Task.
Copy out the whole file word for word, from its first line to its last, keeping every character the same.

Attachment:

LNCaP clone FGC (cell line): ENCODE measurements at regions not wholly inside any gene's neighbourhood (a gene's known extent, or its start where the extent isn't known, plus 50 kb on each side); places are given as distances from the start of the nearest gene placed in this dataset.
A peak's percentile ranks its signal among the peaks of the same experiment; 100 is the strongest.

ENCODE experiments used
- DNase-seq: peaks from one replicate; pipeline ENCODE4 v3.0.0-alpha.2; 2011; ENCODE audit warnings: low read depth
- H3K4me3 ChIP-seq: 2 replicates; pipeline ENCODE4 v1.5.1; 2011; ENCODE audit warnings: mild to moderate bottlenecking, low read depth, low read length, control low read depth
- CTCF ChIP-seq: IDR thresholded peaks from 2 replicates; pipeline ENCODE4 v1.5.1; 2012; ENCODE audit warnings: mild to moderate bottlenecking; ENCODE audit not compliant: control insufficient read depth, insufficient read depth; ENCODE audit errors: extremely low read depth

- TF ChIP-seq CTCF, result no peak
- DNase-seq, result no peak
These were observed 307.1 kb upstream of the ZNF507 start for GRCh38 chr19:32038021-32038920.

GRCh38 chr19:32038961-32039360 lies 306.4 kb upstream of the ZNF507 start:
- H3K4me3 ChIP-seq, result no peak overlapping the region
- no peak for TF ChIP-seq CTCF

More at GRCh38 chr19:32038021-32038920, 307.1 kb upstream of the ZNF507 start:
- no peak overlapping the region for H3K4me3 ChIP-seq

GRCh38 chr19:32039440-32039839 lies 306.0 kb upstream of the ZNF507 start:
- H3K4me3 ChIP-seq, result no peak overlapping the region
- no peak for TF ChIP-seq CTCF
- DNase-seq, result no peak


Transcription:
LNCaP clone FGC (cell line): ENCODE measurements at regions not wholly inside any gene's neighbourhood (a gene's known extent, or its start where the extent isn't known, plus 50 kb on each side); places are given as distances from the start of the nearest gene placed in this dataset.
A peak's percentile ranks its signal among the peaks of the same experiment; 100 is the strongest.

ENCODE experiments used
- DNase-seq: peaks from one replicate; pipeline ENCODE4 v3.0.0-alpha.2; 2011; ENCODE audit warnings: low read depth
- H3K4me3 ChIP-seq: 2 replicates; pipeline ENCODE4 v1.5.1; 2011; ENCODE audit warnings: mild to moderate bottlenecking, low read depth, low read length, control low read depth
- CTCF ChIP-seq: IDR thresholded peaks from 2 replicates; pipeline ENCODE4 v1.5.1; 2012; ENCODE audit warnings: mild to moderate bottlenecking; ENCODE audit not compliant: control insufficient read depth, insufficient read depth; ENCODE audit errors: extremely low read depth

- TF ChIP-seq CTCF, result no peak
- DNase-seq, result no peak
These were observed 307.1 kb upstream of the ZNF507 start for GRCh38 chr19:32038021-32038920.

GRCh38 chr19:32038961-32039360 lies 306.4 kb upstream of the ZNF507 start:
- H3K4me3 ChIP-seq, result no peak overlapping the region
- no peak for TF ChIP-seq CTCF

More at GRCh38 chr19:32038021-32038920, 307.1 kb upstream of the ZNF507 start:
- no peak overlapping the region for H3K4me3 ChIP-seq

GRCh38 chr19:32039440-32039839 lies 306.0 kb upstream of the ZNF507 start:
- H3K4me3 ChIP-seq, result no peak overlapping the region
- no peak for TF ChIP-seq CTCF
- DNase-seq, result no peak